Background: Disproportionate life stress and consequent physiologic alteration (i.e., immune dysregulation) has been proposed as a major pathway linking socioeconomic position, environmental exposures, and health disparities. Asthma, for example, disproportionately affects lower-income urban communities, where air pollution and social stressors may be elevated.
Objectives: We aimed to examine the role of exposure to violence (ETV), as a chronic stressor, in altering susceptibility to traffic-related air pollution in asthma etiology.
Methods: We developed geographic information systems (GIS)-based models to retrospectively estimate residential exposures to traffic-related pollution for 413 children in a community-based pregnancy cohort, recruited in East Boston, Massachusetts, between 1987 and 1993, using monthly nitrogen dioxide measurements for 13 sites over 18 years. We merged pollution estimates with questionnaire data on lifetime ETV and examined the effects of both on childhood asthma etiology.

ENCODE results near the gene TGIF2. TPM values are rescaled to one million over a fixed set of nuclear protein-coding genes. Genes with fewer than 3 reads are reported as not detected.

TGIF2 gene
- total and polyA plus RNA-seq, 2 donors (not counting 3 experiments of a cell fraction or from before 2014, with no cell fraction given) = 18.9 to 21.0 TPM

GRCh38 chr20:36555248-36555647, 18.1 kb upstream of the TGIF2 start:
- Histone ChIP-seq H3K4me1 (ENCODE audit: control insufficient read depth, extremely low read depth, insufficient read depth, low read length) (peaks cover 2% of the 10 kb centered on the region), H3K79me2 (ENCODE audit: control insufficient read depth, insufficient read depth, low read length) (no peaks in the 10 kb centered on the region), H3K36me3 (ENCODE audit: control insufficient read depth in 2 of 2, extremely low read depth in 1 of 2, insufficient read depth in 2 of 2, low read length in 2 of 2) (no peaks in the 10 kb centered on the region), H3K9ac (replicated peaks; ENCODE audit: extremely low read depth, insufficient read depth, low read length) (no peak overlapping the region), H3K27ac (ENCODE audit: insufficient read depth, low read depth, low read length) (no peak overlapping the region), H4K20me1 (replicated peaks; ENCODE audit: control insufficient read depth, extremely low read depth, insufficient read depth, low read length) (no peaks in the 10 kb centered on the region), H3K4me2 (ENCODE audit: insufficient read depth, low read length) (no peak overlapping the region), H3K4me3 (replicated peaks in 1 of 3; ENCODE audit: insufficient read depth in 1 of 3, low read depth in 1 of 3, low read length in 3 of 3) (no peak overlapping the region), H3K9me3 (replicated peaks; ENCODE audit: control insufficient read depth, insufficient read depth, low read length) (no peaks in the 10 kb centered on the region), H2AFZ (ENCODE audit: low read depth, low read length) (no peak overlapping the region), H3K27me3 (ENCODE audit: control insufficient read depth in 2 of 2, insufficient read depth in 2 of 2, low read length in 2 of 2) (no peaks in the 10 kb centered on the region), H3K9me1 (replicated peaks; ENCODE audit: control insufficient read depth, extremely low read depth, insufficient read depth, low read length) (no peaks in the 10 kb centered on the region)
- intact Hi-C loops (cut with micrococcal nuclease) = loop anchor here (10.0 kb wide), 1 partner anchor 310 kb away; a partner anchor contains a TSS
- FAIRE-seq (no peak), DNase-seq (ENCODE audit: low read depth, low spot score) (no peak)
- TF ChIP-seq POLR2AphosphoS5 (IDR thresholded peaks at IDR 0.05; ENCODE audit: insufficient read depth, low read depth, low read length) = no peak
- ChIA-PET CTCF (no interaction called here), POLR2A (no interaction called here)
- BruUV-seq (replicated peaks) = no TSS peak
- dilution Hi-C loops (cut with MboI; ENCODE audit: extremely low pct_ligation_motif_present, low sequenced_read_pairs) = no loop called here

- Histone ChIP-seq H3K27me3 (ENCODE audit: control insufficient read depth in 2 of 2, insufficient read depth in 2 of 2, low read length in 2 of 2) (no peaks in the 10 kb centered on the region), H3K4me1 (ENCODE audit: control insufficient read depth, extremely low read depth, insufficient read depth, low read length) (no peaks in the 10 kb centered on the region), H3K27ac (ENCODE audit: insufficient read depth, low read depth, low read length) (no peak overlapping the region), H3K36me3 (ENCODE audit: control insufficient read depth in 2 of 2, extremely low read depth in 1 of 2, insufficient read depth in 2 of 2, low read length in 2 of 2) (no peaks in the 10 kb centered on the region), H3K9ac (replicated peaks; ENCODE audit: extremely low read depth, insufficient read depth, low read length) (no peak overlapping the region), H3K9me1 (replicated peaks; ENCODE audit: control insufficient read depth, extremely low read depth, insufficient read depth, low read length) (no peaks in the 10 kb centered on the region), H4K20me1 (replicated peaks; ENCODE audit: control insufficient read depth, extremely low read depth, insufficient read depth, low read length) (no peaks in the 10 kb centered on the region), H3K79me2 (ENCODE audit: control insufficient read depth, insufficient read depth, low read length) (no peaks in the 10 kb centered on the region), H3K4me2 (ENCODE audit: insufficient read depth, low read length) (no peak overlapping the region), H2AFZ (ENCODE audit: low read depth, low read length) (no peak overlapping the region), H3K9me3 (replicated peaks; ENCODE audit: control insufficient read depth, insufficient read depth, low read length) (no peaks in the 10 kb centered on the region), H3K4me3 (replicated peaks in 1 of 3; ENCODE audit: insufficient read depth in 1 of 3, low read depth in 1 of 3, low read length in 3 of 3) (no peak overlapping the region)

Results: Correcting for potential confounders, we found an elevated risk of asthma with a 1-SD (4.3 ppb) increase in NO(2) exposure solely among children with above-median ETV [odds ratio (OR) = 1.63; 95% confidence interval (CI), 1.14-2.33)]. Among children always living in the same community, with lesser exposure measurement error, this association was magnified (OR = 2.40; 95% CI, 1.48-3.88). Of multiple exposure periods, year-of-diagnosis NO(2) was most predictive of asthma outcomes.
Conclusions: We found an association between traffic-related air pollution and asthma solely among urban children exposed to violence. Future studies should consider socially patterned susceptibility, common spatial distributions of social and physical environmental factors, and potential synergies among these. Prospective assessment of physical and social exposures may help determine causal pathways and critical exposure periods.